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When my Grandfather was a young man, he taught at the “Stacy” schoolhouse. It was your typical one room school building, perched on top of Stacy Hill in what is now the portion of Rowdy that used to be close to the Red Rooster. Rowdy was once called “Stacy”. I imagine because it was settled in large part by the Stacy family, whose descendants still dot the riverbanks of Troublesome Creek. As someone who went to school at Robinson, I had many friends and neighbors who had the last name “Stacy” and now as an adult, who works at Robinson, I see many kids who come from the same line.

Back in the 1940’s or 50’s, the Greyhound bus used to run through Rowdy and pick up riders on the Rowdy Low Gap bridge, and ride them on into Breathitt County where there was a train station. Legend has it that when the bus station started to charge a toll to pick people up on the bridge, a group of rough and “rowdy” wayfarers staged an all out riot, tipping the bus over on it’s side and raising a ruckus. Hence, from then on, the area formerly dubbed “Stacy” was to be known as “Rowdy”.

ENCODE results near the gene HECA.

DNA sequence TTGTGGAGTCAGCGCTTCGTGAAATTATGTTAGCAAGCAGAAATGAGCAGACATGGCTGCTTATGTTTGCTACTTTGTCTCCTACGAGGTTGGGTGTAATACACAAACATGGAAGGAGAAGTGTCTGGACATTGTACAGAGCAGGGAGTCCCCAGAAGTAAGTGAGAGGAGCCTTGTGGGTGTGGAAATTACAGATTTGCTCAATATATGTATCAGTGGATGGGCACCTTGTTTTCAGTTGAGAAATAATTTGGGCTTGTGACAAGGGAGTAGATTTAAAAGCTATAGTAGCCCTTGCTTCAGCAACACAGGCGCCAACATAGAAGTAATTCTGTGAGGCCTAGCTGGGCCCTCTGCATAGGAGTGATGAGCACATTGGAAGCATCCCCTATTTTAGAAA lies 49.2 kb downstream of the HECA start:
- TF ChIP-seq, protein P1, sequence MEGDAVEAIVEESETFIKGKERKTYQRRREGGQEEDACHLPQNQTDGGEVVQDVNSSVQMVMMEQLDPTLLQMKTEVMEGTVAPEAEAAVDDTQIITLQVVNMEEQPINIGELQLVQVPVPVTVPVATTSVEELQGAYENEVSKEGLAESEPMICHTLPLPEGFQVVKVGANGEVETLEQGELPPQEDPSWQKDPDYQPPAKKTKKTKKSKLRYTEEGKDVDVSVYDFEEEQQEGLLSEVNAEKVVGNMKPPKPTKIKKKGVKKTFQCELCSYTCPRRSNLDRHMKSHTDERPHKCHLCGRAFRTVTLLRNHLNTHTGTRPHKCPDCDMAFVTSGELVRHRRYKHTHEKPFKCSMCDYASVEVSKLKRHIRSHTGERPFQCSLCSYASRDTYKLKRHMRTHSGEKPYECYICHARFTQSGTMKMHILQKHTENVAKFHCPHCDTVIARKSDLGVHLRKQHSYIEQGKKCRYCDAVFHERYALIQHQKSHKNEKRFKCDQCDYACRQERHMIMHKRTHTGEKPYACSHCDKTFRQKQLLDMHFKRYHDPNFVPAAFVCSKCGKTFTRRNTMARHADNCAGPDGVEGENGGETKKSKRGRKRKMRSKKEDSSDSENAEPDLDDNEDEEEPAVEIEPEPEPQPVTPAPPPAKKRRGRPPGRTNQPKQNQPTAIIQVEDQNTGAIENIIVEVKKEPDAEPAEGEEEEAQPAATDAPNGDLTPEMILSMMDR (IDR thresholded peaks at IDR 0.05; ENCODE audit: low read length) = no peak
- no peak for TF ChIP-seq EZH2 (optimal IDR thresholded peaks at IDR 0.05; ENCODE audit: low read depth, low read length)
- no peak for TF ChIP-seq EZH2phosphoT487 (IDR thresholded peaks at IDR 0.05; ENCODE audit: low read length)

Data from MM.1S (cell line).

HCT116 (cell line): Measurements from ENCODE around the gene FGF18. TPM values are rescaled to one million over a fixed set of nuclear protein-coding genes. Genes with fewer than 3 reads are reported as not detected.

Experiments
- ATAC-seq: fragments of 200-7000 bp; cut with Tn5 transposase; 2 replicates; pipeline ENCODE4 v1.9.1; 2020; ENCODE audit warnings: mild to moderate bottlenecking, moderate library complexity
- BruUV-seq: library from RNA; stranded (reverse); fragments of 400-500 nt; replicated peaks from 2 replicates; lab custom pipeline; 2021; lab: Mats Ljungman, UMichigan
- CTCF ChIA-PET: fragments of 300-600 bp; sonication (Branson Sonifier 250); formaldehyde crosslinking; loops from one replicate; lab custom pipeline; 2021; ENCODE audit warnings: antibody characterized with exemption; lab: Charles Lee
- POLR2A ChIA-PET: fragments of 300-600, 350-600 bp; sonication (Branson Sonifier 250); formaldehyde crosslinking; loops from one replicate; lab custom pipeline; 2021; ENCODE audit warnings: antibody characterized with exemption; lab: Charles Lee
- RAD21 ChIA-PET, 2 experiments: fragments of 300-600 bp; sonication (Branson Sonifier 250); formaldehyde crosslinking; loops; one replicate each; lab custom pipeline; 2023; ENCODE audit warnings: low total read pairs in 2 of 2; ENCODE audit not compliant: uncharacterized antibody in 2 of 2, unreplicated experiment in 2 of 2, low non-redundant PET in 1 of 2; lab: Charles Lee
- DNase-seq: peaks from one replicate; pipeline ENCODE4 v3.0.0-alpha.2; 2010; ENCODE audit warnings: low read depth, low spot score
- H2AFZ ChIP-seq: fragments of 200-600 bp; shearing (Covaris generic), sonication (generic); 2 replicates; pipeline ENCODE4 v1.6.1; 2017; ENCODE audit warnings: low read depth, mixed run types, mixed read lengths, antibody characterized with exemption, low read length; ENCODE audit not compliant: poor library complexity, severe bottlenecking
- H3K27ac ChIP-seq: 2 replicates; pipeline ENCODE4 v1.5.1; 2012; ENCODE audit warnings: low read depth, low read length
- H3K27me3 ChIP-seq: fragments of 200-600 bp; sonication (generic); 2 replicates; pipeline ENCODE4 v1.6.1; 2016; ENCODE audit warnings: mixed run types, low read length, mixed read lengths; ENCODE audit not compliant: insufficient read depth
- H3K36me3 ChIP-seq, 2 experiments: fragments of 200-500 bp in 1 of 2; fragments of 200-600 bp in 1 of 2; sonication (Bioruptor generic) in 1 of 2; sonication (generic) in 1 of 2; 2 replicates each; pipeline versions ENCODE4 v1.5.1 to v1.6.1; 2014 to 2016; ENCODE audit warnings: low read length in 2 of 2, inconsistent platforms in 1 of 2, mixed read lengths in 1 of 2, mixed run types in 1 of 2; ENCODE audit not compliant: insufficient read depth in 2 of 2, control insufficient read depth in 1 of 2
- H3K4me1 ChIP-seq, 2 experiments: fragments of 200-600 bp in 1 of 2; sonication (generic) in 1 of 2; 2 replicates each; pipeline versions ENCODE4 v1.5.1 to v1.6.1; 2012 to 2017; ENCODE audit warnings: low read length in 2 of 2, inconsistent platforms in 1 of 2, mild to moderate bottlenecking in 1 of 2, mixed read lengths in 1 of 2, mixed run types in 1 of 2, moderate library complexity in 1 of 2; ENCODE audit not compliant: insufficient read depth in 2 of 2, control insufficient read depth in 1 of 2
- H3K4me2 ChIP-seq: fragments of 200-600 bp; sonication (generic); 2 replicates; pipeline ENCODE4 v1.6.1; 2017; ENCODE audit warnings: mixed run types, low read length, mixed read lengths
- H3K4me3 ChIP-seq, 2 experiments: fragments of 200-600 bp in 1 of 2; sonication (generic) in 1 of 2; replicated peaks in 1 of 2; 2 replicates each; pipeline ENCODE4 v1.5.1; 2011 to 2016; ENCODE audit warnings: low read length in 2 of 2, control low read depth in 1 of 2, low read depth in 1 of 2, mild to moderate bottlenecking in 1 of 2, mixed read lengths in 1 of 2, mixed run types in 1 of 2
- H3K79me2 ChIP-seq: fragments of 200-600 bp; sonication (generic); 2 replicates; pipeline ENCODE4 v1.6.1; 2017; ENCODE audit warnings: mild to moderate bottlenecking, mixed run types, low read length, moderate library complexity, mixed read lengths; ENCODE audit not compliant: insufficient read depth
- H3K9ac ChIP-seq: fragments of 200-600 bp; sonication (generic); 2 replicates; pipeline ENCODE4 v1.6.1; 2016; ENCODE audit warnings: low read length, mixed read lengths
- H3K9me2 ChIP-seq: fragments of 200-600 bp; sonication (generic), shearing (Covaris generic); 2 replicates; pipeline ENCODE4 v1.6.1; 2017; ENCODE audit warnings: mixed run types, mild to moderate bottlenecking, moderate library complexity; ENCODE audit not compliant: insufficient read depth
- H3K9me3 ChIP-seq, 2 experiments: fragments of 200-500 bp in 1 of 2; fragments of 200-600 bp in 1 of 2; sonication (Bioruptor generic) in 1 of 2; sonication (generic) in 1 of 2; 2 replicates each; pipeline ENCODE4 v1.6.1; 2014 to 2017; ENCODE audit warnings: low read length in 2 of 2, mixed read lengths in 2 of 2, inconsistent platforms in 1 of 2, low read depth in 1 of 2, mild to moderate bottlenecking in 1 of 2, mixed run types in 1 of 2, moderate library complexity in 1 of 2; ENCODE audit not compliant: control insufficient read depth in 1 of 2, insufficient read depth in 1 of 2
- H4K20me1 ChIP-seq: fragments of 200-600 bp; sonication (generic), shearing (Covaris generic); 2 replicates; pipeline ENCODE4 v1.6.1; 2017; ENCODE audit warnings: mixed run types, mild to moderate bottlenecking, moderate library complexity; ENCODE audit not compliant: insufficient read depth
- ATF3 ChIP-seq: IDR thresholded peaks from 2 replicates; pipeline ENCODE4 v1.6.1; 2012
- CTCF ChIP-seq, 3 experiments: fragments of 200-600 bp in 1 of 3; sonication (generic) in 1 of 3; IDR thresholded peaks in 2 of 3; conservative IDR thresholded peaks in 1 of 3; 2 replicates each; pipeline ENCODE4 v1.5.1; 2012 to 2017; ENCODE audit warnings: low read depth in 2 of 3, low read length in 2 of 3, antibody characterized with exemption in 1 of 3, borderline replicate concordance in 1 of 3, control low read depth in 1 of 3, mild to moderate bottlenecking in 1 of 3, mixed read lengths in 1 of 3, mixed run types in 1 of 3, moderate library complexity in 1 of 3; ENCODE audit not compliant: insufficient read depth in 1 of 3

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Settled by families like the Campbells, Stacys’, Boggs’, Allens’ and Jones’, Rowdy became home to those of mostly Irish/Scottish descent. One thing I can say that rings true to those who come from these families, even today, is their pride in their land, and the lands that have been passed down to them from generation to generation.

It’s not hard to see it in the way they upkeep their properties, and farms, and how they have stayed in one spot for decades. Many families, remain on the ‘creek’ and live their lives scattered among familial plots, brothers and sisters side by side with Granny and Papaw in the ‘big house’ down the road. This is common for Rowdy. This is how we live. Family is so important, and once you really feel as though this land is your home, it’s unlikely you will ever be able to say goodbye to it.

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A collection of beautiful plots of land along Troublesome Creek, Rowdy has become known as the land of swinging bridges. Plots of homes lie across the creek, some places look very much like those rolling plateaus and farmlands of Ireland or Scotland.

The scenery is worth the drive, and sometimes when I am just passing through, despite the fact that I’ve been gone for nearly 18 years, I get a feeling of dreadful homesickness that can only be quelled by pulling over on the shoulder and setting for a spell.

Landmarks such as Rowdy Low Gap, Rowdy Mountain, and Mount Carmel Church are familiar marking spots for directions among the local people. Old timers remember the Red Rooster, and RedWood Store.